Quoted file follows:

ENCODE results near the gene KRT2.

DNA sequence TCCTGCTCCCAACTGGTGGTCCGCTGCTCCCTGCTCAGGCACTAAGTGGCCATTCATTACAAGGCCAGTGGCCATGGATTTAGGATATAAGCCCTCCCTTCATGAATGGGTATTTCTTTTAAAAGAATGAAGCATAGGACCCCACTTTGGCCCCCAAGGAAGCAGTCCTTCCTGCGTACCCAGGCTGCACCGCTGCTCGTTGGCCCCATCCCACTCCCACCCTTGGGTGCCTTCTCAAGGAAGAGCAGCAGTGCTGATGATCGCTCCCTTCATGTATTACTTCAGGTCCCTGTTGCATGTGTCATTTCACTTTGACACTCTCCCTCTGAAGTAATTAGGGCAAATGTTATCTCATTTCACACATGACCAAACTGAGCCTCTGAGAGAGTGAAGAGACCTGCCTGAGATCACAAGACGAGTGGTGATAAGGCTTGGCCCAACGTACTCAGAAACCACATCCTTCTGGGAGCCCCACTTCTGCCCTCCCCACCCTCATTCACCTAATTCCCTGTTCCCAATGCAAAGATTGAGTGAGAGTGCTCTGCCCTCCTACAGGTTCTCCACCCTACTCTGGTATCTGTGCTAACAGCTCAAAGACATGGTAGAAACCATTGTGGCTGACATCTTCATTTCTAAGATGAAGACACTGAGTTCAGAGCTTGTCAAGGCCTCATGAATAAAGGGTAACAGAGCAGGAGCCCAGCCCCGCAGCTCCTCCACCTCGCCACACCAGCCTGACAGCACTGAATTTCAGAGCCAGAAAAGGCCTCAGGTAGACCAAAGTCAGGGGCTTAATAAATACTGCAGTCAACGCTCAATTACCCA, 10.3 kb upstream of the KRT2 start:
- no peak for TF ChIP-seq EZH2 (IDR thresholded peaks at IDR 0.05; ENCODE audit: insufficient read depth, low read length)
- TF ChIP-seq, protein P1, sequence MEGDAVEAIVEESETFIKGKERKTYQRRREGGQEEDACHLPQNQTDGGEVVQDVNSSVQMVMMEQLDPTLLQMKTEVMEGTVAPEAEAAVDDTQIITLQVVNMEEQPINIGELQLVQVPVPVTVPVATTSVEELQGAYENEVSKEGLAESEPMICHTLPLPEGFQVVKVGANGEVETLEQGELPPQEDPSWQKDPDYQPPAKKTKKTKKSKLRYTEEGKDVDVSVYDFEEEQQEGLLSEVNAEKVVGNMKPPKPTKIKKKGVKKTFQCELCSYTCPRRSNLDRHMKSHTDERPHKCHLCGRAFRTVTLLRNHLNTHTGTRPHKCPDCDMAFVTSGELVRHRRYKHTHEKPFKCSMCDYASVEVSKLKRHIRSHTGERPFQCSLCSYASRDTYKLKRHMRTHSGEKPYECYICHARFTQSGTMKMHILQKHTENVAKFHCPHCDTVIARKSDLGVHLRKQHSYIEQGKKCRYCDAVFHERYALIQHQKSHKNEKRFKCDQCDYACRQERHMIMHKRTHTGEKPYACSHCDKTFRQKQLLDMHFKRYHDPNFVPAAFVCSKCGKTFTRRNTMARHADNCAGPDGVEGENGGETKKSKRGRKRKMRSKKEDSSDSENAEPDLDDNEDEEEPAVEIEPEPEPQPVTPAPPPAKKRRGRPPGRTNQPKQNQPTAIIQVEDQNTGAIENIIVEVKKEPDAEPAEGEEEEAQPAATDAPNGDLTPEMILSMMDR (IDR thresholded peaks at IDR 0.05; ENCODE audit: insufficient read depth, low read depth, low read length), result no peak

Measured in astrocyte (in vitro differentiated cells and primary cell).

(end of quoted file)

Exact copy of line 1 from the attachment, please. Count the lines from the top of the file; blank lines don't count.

ENCODE results near the gene KRT2.